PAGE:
What the opposition does not seem to have realised, since the topic was never raised in congress, is that neither of the Kirchners has a foreign policy that can be described as such. In the case of Britain, this is revealed by the fact that no Argentine ambassador has been accredited to London since July 2008. Only at the end of 2009 was the name of José Nun, a former culture secretary under Néstor Kirchner, mentioned. His credentials are awaiting ratification by the senate. However, José Nun, a sociologist, is neither a career diplomat nor an expert on the Falklands/Malvinas topic. It is paradoxical to say the least, to hear Cristina Kirchner demand a dialogue with London when almost daily they show in Argentina that “dialogue”, “negotiation”, “agreement” are words that hardly figure in the Kirchners’ vocabulary (see "Argentina's new president: Kirchner after Kirchner", 29 October 2007).
In mid-March 2010 the Argentine press reported that when Néstor Kirchner heard that the president of the senate, one of the Kirchners’ own men, had declared that “government and opposition should find a forum for a dialogue” (he was referring to the dispute over the use of central-bank reserves to finance current spending), Kirchner interpreted this as “treason” and exploded in fury.
Néstor Kirchner’s peculiar interpretation of what constitutes a “dialogue” is obvious from the last paragraph of the 27 March 2007 note sent to the British government formally ending all cooperation on hydrocarbons. It states that the British government may regard the areas of cooperation as steps in a process aimed at maintaining good relations; but until the day arrives to talk about sovereignty, the cooperation of Argentina’s government was only meaningful if it led to “pertinent negotiations”.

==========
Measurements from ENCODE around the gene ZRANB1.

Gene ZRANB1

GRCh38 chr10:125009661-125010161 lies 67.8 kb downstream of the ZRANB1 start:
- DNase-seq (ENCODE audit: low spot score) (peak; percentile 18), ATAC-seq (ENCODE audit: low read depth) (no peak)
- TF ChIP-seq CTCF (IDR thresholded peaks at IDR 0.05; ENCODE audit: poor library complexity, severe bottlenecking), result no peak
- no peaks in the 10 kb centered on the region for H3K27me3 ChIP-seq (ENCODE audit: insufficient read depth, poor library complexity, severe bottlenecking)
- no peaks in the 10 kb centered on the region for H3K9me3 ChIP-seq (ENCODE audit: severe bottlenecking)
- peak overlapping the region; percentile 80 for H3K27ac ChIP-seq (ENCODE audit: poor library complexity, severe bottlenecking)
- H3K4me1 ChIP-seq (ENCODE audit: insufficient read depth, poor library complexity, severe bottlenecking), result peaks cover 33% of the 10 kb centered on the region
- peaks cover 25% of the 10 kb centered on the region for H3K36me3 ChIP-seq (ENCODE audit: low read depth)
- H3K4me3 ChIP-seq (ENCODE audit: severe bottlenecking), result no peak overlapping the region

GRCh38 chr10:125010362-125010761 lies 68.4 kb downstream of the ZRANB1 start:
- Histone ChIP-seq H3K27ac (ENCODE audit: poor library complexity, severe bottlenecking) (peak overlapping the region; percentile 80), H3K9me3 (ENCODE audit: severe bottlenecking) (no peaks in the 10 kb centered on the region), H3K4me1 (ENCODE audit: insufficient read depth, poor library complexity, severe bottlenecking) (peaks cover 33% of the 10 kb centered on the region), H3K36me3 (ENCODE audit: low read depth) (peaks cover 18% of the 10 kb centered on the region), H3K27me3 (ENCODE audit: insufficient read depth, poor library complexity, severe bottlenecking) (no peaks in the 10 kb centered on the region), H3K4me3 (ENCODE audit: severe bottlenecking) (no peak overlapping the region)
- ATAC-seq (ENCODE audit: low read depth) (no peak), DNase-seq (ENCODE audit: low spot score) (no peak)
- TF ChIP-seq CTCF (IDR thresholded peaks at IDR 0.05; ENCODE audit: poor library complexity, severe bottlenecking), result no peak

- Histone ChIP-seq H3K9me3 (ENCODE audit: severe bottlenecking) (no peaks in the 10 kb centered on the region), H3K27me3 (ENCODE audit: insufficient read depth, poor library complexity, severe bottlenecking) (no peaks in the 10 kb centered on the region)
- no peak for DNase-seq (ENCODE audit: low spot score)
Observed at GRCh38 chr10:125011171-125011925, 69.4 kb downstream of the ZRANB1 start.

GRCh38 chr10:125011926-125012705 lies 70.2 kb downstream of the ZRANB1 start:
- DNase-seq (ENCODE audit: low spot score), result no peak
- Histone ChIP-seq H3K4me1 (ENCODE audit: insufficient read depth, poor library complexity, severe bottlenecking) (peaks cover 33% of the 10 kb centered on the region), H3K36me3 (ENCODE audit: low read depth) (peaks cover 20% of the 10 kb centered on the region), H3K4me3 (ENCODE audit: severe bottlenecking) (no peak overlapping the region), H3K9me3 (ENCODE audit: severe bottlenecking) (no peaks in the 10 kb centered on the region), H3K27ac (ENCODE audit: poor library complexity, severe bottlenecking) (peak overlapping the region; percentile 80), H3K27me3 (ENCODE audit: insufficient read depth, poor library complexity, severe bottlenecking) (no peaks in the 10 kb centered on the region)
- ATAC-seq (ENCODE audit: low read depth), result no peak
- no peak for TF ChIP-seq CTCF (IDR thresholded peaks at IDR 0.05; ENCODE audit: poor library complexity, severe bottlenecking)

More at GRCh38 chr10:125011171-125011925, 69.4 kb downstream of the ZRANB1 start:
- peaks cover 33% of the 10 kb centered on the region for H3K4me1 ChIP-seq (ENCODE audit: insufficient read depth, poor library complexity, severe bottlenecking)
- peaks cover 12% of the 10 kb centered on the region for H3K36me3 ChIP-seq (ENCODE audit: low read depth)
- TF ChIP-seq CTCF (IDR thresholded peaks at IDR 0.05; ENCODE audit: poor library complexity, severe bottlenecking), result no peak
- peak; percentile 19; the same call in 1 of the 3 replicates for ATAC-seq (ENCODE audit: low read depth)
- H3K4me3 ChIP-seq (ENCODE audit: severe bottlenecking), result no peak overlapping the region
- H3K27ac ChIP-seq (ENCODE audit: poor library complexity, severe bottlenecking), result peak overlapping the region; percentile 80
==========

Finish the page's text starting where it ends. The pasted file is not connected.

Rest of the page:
The text states:
“Argentina is not against cooperating with the UK […] but only if such cooperation will contribute to create the necessary conditions to restart the dialogue to solve the controversy over sovereignty and in this way end, in a peaceful and lasting way, this anachronistic colonial dispute.”
Richard Rorty believed that “democracy is conversation”. For there to be a conversation, it is necessary to listen, not just to talk. No lasting solution will be achieved until Argentina accepts that the islanders are legitimate interlocutors in any negotiations about their own future; and until the islanders in turn lose their fear, dread and hatred of all things Argentine.